Feel My PhotoA print can be kept in good condition for several generations. You can also feel what it is like. The ‘feel’ of a print will perhaps not matter much when dealing with a common ‘glossy’ paper, but there’s more than glossy print media. Paper mills like Museo and Hahnemüehle make papers that have a distinct tactile feel to them.

Hahnemüehle won awards with their Fine Art papers. Take HP Hahnemüehle Smooth Fine Art paper, or HP Hahnemüehle Watercolor paper: they’re both art media which feel pleasant to touch. Tactile experience is one aspect of the ‘feel’ of a paper. The visual ‘feel’ is another.

Museo Silver Rag is a very pleasing paper to look at. It has a distinct visual quality that is unique to this paper. HP Hahnemüehle Smooth Fine Art — an award winning paper — also has a visual uniqueness about it. The disadvantage of such visually unique papers is that you can’t use them for all sorts of photography. But when you’re creating art with your photos, such paper types can and will strengthen the visual appeal of your art.

You can of course display photos in a digital frame — I remember Sony at some point making such a frame, using a small LCD screen to display pictures stored on a Memory Stick in a sort of slideshow. My gut feeling tells me these digital frames won’t really make it for displaying art like I explained earlier. In the future, an LCD screen may perhaps be capable of mimicking the rough surface of water colour paper, but it will remain a cheap ‘counterfeit’.

The real thing will probably survive all the fashion fads we’re yet to experience.

Printed matter doesn’t require you to power up a processor. It doesn’t require you to charge a battery that will only last for n hours or days before a recharge is needed. Printed matter is just there. It exists in the real world.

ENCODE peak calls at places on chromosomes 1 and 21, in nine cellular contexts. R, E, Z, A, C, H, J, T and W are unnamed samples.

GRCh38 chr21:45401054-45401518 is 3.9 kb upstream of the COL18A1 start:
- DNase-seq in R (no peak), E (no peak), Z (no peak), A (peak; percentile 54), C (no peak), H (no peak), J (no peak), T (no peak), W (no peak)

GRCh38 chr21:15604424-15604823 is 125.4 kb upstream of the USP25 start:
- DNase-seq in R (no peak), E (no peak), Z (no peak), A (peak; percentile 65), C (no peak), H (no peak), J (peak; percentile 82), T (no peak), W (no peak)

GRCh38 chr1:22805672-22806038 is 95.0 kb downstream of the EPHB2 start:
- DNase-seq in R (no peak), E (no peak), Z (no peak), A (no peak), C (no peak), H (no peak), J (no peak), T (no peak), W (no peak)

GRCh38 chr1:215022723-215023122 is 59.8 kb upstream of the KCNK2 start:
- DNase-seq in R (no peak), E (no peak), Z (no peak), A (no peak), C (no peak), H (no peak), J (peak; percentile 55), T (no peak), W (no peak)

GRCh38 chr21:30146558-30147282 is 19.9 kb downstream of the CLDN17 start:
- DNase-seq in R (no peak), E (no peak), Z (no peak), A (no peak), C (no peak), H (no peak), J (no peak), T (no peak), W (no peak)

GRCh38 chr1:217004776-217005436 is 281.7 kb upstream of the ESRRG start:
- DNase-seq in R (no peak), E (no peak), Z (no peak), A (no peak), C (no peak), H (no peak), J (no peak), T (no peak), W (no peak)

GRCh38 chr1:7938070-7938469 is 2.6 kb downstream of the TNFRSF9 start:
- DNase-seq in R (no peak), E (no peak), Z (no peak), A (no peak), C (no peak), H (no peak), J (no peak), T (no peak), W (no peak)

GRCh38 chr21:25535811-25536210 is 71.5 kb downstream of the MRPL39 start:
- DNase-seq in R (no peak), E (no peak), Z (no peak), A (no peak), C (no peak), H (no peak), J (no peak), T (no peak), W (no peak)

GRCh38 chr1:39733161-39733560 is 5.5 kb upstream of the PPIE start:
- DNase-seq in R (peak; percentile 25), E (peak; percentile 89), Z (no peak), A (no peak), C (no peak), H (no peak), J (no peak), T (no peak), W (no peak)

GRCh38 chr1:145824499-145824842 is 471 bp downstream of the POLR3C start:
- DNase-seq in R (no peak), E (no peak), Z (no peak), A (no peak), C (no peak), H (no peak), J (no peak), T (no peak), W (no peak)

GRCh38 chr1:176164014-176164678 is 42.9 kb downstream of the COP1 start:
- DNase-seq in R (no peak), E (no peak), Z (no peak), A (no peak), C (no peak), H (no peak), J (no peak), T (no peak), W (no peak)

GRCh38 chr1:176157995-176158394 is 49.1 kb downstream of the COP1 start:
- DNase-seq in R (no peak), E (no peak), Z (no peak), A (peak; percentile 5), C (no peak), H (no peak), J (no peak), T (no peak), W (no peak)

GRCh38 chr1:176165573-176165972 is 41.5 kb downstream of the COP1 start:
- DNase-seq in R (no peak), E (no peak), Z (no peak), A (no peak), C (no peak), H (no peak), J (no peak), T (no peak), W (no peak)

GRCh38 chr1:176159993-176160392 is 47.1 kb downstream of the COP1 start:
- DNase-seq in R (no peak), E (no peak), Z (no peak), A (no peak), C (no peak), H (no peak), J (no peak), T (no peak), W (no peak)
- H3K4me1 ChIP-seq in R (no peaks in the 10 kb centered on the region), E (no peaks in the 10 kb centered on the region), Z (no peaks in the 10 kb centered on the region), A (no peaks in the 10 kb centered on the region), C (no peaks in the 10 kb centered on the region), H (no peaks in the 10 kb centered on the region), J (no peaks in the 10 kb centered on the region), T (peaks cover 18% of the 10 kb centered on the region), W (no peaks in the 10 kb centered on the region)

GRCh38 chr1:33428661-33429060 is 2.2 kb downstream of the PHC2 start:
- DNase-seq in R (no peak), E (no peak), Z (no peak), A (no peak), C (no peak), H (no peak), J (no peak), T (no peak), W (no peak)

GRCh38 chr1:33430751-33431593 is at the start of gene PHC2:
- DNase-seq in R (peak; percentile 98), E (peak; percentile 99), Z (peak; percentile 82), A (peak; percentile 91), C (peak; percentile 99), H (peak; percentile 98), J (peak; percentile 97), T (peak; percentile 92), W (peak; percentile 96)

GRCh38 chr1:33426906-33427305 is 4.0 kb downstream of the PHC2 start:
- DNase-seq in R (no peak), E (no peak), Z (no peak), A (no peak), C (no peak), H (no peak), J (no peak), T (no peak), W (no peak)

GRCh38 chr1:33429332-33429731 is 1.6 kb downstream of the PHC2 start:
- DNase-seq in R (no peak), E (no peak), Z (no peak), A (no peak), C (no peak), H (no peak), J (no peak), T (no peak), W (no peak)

Printed photos and art are also environmentally friendly — at least, when care is taken to replace the natural resources that were harvested to make the media in the first place. Batteries and electrical power in general require extra energy that we cannot all generate using environmentally friendly sources.

The best thing about paper and printed matter is that we can take it with us wherever we go. Granted, an A2 photograph will hang on our wall, not be folded and taken with us in our wallet. But a small photo can easily be packed in our wallet. In fact, given the high resolution today’s inkjets are capable of — typically 1200 dpi; if we’re printing on a Heidelberg or MAN Roland, we’ll easily go for 4800 dpi — we can use magnifiers to see who’s on the

Try magnifying a photo displayed on an LCD, and you will see pixels, not details. The quality of digital displays just isn’t up to what we are capable of discerning with our eyes. Of course, LCD technology has not yet reached its fullest potential, and perhaps we will see high resolution LCD screens in the future, but will we ever see displays capable of 1200 dpi, 2400 dpi or 4800 dpi?

I don’t think so, unless you will be prepared to spend a small fortune on your monitor. With resolutions today being close to 300 dpi we’re slowly getting there, but even with high resolutions, there still is the issue of colour.

A monitor will always be more limited in its capacity to display colours, simply because it’s based on the RGB colour space model and because it emits light instead of absorbing it. Today’s inkjet photo printers have colour gamuts that go way beyond what even the best monitor is capable of. And even printing presses can be equipped with ‘High Fidelity” colour add-ons. Printing presses with 8 colours are no exception.

All this results in a simple fact: we continue to like prints and most of us like prints better than what we see on screen or on gadgetry.